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4 ways to screw up your mortgage application—and how to avoid them

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If you’re trying to get a home loan, you’re likely facing an avalanche of paperwork, thanks to new rules that went into effect in January. But the new rules aren’t just a headache—they also increase the pressure on borrowers to get things right the first time or risk getting turned down for a loan.

“Underwriters are now required to make a decision on an application within 30 days,” says Robbie Gendels, a senior loan officer in the New York City office of National Cooperative Bank. “If you don’t submit all the documentation needed or if you inadvertently raise red flags that trigger a request for extra documentation, you’ll slow things down and you could get pushed to the back of the line. If your application is not complete within 30 days, your application will be denied for lack of documentation.”

The process will start all over again--from submitting an application to receiving new disclosure statements. If you previously had a locked-in rate, you will lose your rate lock as well.

Here are four of the most common application flubs—and tips for fast-tracking your application:

1. Report your gross income, not your net income

While this doesn’t happen often, it does happen. Make sure when you enter your income on the application, you enter your gross income. This will go into the calculation for your debt-to-income ratio and if it isn’t entered correctly will not show the whole picture.

2. Document all the ways you earn money

“Often people just submit a W2 form showing their annual salary, but if your debt-to-income ratio is too high, the lender will have to go back and ask you for more—such as documentation of 401k, IRA, stocks and bonds,” says Gendels.

Moral of the story: Submit everything. More information is better.

3. Prepare to explain big deposits in your bank account

Banks will scrutinize your checking account history for the past two months. You’ll need to produce a paper trail for any out-of-the-ordinary, large amounts of money deposited into your bank account, such as the check your parents gave you to help with the down payment or the time your boss finally reimbursed you for that business trip. In the latter case, for instance, you might be asked to submit a copy of your expense report and evidence of your credit card payments for the expenses.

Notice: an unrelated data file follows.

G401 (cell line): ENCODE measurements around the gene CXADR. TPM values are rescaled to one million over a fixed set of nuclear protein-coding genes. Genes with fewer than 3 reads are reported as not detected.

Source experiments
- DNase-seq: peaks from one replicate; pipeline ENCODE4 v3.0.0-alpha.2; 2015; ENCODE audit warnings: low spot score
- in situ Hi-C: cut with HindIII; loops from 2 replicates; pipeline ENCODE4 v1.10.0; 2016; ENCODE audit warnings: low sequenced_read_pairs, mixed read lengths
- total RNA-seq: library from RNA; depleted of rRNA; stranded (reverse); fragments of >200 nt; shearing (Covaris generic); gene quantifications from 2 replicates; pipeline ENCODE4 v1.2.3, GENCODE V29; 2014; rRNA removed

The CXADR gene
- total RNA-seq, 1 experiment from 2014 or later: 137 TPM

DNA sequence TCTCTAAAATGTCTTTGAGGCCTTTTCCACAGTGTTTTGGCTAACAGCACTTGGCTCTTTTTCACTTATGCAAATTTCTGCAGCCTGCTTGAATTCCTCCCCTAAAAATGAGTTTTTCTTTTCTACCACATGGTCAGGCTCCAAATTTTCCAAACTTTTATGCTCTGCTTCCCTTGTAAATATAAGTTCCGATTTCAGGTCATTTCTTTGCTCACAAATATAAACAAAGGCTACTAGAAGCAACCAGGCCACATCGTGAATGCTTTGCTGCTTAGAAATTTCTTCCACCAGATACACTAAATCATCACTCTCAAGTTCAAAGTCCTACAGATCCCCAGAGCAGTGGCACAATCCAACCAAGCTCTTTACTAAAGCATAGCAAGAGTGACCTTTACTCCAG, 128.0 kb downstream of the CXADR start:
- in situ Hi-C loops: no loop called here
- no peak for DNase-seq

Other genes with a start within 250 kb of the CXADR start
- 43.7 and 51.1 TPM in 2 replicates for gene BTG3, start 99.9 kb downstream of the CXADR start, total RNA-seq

4. Don’t buy any big-ticket items on credit —or open a new credit card

If your lender sees that your credit has been checked lately—because you’re applying for a credit card or a car loan, or as part of your co-op board application—you’ll need to provide an explanation of why. If it is for a credit card or car loan you will need to show the most recent statement. In addition, any minimum monthly payments will be factored into your debt-to-income ratio which could impact your ability to get approval for your desired loan amount since it would be a liability in your debt-to-income ratio.


Robbie Gendels (646-201-4713) is a vice president and mortgage loan officer at National Cooperative Bank in Manhattan. 

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Top 12 questions New Yorkers ask their mortgage bankers

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How to finance a NYC apartment combination

 

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